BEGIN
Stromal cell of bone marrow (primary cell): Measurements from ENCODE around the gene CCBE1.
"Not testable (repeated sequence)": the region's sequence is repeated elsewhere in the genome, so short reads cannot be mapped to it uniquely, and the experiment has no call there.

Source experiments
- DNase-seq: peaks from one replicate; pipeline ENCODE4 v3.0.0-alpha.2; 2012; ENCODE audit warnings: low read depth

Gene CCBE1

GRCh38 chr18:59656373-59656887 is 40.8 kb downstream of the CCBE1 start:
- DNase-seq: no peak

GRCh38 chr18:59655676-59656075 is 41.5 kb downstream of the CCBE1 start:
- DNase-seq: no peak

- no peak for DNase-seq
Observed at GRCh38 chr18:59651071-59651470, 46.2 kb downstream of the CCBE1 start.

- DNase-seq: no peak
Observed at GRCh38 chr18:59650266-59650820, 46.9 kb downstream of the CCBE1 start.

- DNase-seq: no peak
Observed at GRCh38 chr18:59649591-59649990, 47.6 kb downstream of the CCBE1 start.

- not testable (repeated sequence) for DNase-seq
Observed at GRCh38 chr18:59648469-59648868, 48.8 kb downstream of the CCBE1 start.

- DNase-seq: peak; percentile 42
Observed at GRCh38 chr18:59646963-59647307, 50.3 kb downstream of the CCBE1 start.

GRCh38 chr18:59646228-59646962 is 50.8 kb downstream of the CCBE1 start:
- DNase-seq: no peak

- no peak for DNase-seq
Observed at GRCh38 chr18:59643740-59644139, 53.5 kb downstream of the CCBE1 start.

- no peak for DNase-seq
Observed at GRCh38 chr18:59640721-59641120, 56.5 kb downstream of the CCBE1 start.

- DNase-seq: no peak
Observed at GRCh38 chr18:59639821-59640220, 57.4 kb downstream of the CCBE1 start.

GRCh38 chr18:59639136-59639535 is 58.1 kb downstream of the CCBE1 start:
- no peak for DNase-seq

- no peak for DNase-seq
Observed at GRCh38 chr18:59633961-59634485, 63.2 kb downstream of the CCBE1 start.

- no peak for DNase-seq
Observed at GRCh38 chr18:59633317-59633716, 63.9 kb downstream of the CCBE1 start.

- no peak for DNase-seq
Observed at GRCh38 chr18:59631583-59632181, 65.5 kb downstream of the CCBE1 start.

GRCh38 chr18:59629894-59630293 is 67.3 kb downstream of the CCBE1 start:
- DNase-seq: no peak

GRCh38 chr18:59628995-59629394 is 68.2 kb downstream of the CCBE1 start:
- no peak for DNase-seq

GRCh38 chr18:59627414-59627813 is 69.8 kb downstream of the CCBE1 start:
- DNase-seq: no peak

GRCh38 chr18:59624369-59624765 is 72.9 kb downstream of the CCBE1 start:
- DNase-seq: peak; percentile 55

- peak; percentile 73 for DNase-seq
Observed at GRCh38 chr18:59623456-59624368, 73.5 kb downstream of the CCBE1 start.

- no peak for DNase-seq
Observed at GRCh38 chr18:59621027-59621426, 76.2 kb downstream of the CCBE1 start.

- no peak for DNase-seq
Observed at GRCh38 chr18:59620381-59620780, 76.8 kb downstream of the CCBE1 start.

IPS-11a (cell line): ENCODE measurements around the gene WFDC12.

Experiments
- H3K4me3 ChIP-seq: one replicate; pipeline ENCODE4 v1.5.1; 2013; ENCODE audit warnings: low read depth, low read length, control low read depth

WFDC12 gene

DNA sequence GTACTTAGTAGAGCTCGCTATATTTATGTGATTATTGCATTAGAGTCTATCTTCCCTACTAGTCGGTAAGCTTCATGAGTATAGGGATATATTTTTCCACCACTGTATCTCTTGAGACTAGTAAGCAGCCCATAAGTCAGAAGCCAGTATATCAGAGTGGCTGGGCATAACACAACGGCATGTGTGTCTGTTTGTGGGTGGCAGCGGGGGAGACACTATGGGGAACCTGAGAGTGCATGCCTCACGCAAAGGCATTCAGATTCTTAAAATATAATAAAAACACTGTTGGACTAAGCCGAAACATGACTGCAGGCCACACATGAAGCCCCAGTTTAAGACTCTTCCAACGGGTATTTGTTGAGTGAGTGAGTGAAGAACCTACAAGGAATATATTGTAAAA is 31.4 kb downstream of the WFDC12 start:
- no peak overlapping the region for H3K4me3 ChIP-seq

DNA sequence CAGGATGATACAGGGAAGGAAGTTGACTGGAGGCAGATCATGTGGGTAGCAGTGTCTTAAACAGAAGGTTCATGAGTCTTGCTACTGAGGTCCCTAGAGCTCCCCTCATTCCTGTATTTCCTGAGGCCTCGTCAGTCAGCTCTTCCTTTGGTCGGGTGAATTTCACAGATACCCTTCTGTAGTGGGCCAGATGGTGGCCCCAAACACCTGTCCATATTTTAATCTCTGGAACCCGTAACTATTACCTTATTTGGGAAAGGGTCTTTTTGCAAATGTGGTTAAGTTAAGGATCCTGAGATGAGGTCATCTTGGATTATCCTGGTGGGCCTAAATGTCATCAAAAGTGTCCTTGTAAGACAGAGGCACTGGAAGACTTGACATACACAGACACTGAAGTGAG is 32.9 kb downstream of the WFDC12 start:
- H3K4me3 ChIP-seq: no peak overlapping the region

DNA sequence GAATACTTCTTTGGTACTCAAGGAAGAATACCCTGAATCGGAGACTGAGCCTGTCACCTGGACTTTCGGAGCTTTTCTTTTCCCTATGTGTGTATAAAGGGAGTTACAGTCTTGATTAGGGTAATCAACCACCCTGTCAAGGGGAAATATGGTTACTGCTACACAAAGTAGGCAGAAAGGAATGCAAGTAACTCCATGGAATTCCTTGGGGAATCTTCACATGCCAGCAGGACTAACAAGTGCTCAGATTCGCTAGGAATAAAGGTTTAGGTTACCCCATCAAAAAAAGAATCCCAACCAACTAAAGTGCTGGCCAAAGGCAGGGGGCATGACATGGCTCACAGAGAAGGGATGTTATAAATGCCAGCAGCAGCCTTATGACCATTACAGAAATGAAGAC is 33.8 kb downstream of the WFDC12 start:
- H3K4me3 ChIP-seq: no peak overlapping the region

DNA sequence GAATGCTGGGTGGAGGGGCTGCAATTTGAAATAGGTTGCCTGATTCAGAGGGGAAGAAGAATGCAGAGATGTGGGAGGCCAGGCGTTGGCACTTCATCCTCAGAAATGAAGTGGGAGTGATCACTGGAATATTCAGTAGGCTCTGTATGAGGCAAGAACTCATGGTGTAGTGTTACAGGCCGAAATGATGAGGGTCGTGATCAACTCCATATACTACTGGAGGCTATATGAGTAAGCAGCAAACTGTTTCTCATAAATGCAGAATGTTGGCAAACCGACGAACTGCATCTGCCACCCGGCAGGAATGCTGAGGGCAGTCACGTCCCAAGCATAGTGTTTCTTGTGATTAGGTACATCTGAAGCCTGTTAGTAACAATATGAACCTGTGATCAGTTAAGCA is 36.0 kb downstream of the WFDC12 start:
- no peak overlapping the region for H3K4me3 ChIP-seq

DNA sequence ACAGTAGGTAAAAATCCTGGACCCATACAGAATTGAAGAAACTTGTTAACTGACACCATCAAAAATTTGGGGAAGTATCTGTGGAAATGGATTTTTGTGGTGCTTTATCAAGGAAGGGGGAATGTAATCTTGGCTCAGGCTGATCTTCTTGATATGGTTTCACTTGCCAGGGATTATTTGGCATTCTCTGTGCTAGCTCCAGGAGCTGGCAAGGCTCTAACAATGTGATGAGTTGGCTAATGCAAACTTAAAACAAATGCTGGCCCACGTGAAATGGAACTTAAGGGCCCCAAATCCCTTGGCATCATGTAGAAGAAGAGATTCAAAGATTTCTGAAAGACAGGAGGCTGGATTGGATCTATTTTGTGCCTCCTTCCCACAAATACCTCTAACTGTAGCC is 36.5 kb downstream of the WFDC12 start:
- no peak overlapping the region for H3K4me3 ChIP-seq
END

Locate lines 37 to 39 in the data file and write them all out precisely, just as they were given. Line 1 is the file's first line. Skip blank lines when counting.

- DNase-seq: no peak

GRCh38 chr18:59628995-59629394 is 68.2 kb downstream of the CCBE1 start:
- no peak for DNase-seq